Togo – Movie Review

Some movies are made for certain demographics, and anyone who isn’t in that demographic might as well not bother to watch them. This is not always a bad thing, but sometimes it limits the widespread power a movie can have. For example, the new Disney Plus film Togo is made exclusively for dog lovers. Yes, people who don’t work for the ASPCA can enjoy this movie too, but Disney has smartly zeroed in on those people who have a dog or who understand the reckless and lovable qualities they carry. However, once the movie reveals quite early on that it is pandering to that audience, the latter half of the movie suffers due to how predictable and cheesy it becomes.

Have you seen the movie Balto? The plot of Togo is literally the same but a different dog is headlined. For those who haven’t seen the Disney animated movie, this live action retelling of sorts centers around a town in Alaska that finds themselves trapped when a large snowstorm hits during an outbreak of diphtheria. In order to save the town’s children from succumbing to the illness, Leonhard Seppala (Willem Dafoe) and his lead sled dog Togo must travel hundreds of miles in horrid conditions to pick up the medicine and bring it back to the town. This is undeniably an inspiring and insane true story, and, for the most part, it makes for an interesting film adaptation.

The movie is at its best in the first half, when Seppala is travelling out with Togo to retrieve the serum and the background of Togo’s upbringing is woven through it. In the first thirty minutes, the story feels like a personal tale that will detail how humanity and animal can overcome impossible situations. The structure is perfect for the story, with each present event being explained by the events that occur in the past. All of the scenes showing Togo’s reckless nature are fun enough, although it still could’ve used more emotional attachment from a human perspective. 

Where the film truly impressed me was its sledding sequences, even if the events portrayed were a bit far-fetched. For a movie released straight to a streaming service, it has surprisingly great production value on these scenes. I couldn’t tell throughout the movie whether these sequences were practical or computer generated, and that is always a sign that the production team is doing their job correctly. To be quite honest, most other scenes are nowhere near as interesting because of the fast-paced nature of the sledding scenes.

While Togo starts off as an interesting and original true story, as it gets further and further in it becomes easy to tell this is just another Disney product. Countless scenes have “Disney” stamped all over them in execution, and this only helps the movie feel more like another cheap studio movie instead of a compelling narrative. By the time the final third arrives, every frame of this film is drenched in cheese, and I found myself groaning during most scenes. The writer sacrifices genuine emotion for the type of artificial feelings that make up the soulless Disney live action remakes. There is one sequence in particular near the end that is only put in there to make dog people cry, and while it will work for that demographic, everyone else who has seen any PG-rated animal movie will recognize the emotional manipulation.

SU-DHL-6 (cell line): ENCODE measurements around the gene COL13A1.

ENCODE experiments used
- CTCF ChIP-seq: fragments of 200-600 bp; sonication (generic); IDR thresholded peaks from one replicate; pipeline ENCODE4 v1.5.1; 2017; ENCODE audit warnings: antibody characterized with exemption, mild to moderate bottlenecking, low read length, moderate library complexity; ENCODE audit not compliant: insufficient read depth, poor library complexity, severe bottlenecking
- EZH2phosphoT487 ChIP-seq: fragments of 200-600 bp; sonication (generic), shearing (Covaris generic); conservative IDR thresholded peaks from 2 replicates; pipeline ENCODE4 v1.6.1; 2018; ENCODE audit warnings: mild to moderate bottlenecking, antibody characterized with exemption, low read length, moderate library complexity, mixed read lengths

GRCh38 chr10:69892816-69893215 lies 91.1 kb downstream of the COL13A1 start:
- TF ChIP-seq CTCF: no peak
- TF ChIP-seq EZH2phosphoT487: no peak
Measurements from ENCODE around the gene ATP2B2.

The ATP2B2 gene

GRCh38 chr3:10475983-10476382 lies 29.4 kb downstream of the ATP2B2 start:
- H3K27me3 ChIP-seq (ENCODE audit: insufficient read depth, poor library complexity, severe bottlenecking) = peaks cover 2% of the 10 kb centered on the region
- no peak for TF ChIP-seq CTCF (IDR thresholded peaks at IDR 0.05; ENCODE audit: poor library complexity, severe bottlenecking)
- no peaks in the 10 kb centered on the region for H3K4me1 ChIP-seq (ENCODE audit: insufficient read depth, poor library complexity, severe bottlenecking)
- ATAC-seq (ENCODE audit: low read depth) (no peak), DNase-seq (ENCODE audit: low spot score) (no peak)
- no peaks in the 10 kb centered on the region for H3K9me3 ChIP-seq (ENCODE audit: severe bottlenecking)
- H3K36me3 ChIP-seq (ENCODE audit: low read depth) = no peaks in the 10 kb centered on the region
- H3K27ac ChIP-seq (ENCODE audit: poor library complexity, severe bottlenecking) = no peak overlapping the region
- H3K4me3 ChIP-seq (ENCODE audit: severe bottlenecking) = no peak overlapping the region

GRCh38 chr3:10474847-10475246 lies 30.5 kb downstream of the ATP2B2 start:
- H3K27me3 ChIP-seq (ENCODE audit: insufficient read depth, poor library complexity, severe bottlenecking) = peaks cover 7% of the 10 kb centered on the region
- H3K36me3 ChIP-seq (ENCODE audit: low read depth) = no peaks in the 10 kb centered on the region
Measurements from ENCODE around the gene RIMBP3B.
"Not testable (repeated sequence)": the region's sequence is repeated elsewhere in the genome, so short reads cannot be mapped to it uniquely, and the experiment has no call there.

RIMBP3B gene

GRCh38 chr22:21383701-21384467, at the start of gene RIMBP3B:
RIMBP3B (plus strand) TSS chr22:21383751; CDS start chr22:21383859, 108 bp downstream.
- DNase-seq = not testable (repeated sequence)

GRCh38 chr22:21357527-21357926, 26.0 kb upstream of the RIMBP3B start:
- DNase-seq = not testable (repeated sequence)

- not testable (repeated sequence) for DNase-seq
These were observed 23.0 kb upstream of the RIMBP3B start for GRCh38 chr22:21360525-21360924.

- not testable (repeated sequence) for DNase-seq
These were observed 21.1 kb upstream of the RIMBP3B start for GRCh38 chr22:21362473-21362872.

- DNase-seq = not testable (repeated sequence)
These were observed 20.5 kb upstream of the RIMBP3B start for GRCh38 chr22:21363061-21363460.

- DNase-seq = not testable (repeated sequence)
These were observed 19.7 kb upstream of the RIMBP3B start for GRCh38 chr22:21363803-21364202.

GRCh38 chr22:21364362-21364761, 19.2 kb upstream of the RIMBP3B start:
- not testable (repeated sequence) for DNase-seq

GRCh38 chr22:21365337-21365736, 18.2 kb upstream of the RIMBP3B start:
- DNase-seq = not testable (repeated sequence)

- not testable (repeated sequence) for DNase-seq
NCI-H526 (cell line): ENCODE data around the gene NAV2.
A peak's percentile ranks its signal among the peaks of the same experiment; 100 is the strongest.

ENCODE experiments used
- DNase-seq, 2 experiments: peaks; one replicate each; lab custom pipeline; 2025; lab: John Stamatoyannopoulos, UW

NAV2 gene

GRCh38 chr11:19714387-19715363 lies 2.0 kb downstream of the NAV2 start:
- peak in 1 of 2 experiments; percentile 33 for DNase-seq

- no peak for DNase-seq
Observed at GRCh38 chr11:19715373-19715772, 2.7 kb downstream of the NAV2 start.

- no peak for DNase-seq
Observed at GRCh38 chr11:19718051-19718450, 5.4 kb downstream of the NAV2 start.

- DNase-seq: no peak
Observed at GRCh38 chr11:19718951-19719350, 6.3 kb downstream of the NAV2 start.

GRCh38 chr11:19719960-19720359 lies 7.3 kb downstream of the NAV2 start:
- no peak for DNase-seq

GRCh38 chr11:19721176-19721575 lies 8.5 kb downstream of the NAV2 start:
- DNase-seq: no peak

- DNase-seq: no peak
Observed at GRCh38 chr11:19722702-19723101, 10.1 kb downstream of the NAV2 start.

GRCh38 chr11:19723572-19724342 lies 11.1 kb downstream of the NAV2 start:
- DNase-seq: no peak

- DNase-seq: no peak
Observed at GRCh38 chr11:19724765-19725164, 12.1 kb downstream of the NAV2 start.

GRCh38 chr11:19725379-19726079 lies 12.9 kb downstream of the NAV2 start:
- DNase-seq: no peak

To me, it would’ve helped the movie if they had added one more human emotional pull to make the stakes that much more. The most viewers are given regarding attachment for those that are ill is brief glimpses of them through a window, which isn’t near enough to create adequate stakes for this adventure. In the actual story, Seppala’s daughter is one of the children affected by this disease, and I believe the story could have had much more weight were she included. Instead, the filmmakers rely solely on Togo to carry the emotional weight, and while he is the title of the movie, he doesn’t make the moments near the end feel earned.

In the end, if one goes into Togo expecting a typical and forgettable Disney animal movie, then they will receive that and then some. I expected the same from this film at first, but the first half convinced me there was something more here, which made the second half exponentially more disappointing. Togo is entertaining to watch and the pacing never makes it boring or slow, but I wanted it to be far more memorable and unique.

I give Togo a C+.

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